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Louis Hayet was born to a modest family in Pontoise, near Paris, and despite early evidence of considerable artistic and academic talents, he began his career as a travelling salesman.
Eventually joining with the Neo-Impressionist group of painters centred upon Camille Pissarro, Paul Signac and Georges Seurat, Hayet’s inherent predisposition for painting revealed itself as he experimented with colour, texture and light. Hayet established a friendship with Camille Pissarro, and Pissarro’s eldest son Lucien, a year after moving to Paris in 1885.
Curiously, Paul Signac removed mention of Hayet from the Pointillism manifesto. Yet, from his studios at Montmartre and La Frette, Hayet was a prolific artist who produced a diverse body of work that always sought to be true to the nature of colour itself.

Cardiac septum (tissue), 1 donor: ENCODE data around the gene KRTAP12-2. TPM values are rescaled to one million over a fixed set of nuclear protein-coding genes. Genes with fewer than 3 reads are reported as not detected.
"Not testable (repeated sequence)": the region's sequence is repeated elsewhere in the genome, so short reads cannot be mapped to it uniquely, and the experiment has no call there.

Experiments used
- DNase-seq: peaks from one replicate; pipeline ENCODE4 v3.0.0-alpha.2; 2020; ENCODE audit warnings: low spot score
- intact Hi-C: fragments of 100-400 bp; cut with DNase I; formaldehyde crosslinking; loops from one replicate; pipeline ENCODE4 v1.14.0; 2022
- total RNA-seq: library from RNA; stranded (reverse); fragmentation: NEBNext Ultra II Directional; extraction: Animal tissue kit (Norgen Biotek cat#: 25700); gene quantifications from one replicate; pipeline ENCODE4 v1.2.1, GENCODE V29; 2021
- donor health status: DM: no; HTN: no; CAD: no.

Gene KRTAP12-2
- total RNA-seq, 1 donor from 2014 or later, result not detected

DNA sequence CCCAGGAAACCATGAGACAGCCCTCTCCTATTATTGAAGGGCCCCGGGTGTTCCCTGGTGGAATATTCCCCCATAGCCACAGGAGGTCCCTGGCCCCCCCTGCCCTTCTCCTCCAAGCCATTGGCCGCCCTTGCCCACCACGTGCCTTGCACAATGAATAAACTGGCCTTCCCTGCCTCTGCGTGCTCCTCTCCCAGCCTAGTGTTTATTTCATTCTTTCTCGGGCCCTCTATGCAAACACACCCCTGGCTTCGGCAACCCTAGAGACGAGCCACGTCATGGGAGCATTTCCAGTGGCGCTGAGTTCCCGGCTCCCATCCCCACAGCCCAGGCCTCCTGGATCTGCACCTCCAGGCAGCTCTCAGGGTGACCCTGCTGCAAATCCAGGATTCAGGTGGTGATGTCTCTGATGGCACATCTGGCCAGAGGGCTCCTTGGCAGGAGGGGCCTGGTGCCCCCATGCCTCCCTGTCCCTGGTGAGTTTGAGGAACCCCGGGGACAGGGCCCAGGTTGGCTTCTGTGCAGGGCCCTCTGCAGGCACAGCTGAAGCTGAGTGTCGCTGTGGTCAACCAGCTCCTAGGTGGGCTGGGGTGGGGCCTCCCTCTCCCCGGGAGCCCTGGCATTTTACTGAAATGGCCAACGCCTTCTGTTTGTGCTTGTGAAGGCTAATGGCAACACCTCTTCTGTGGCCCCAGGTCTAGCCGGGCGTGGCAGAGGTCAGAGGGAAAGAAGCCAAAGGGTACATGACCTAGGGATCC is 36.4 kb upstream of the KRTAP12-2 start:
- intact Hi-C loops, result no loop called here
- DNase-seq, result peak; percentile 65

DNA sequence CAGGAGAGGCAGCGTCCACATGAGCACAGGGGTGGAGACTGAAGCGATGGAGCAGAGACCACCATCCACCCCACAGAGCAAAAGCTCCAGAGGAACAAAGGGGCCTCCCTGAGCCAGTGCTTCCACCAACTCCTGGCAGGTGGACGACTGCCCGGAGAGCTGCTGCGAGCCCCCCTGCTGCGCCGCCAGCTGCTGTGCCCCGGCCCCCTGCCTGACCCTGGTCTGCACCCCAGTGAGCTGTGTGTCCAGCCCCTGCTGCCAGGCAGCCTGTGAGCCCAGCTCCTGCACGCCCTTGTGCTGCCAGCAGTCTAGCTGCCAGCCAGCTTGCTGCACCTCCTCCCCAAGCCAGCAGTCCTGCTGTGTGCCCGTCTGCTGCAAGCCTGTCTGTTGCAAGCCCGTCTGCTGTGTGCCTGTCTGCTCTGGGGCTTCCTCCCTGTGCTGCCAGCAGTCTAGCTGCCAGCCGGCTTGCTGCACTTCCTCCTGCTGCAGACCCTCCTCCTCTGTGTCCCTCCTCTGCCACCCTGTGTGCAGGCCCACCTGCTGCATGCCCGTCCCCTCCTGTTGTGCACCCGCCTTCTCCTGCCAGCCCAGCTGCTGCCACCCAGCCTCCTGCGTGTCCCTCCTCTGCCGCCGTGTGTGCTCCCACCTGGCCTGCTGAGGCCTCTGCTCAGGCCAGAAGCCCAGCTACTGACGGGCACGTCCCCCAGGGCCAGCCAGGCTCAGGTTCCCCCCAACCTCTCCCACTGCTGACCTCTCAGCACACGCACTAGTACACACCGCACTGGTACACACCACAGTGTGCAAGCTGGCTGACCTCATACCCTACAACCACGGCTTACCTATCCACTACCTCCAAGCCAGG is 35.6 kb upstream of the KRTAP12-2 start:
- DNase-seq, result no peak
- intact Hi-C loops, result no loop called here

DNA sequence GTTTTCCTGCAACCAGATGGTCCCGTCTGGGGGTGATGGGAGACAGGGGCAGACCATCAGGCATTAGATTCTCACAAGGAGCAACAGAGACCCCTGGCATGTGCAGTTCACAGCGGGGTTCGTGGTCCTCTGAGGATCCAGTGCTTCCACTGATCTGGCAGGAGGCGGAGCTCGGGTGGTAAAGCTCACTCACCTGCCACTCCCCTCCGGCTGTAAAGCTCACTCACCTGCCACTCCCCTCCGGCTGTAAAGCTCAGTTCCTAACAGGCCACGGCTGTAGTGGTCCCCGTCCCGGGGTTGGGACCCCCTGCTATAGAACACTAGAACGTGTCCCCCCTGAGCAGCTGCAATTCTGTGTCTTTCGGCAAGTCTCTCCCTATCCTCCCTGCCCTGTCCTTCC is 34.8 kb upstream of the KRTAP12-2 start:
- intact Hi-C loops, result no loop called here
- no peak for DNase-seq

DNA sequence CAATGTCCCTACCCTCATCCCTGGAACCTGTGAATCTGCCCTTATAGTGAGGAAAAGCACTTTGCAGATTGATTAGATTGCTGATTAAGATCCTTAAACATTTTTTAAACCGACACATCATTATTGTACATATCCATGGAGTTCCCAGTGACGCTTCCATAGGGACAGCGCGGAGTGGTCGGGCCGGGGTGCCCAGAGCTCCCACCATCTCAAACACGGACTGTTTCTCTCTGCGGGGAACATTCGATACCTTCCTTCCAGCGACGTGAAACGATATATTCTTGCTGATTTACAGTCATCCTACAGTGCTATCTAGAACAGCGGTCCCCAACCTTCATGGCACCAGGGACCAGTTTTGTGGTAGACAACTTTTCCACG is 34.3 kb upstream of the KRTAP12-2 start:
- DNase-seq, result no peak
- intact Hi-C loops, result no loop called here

Bearing the influence of Seurat, Hayet would often work en plein air with a fast-moving, decided technique that foreshadowed the evolution from Impressionism to Neo-Impressionism. He was drawn to themes such as the circus, modern urban scenes and landscapes.
The science-based principles of Neo-Impressionism followed Hayet to the end of his painting career, after which he dedicated his time to scientific research into pigments.